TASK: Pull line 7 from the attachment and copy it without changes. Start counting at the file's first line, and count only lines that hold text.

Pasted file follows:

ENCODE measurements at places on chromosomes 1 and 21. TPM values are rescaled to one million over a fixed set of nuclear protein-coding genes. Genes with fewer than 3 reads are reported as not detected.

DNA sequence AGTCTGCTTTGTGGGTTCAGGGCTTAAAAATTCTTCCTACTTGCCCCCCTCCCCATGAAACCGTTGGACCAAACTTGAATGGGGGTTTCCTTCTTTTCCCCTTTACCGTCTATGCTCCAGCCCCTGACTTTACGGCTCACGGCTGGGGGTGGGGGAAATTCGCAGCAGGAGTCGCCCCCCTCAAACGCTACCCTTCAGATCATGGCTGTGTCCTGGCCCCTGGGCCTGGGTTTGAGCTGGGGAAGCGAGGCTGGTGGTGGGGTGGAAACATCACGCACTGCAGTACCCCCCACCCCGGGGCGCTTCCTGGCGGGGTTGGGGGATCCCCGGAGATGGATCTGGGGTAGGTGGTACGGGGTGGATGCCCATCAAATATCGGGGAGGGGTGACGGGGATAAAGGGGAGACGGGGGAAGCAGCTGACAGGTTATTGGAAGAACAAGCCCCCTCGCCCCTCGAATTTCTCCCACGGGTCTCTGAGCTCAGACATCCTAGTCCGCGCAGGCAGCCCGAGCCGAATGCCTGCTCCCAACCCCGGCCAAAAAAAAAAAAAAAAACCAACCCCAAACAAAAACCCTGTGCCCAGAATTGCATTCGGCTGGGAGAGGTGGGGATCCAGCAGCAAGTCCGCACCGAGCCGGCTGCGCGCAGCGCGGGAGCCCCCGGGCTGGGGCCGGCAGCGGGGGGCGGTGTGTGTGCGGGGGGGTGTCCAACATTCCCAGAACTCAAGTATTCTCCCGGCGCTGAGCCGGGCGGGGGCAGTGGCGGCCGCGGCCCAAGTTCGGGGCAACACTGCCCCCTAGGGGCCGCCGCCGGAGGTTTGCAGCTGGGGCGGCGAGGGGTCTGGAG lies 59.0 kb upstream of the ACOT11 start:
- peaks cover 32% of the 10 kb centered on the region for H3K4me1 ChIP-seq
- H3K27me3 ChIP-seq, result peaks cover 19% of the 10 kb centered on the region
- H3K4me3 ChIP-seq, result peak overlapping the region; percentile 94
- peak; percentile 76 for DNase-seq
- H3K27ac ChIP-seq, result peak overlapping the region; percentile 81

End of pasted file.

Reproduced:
- H3K27ac ChIP-seq, result peak overlapping the region; percentile 81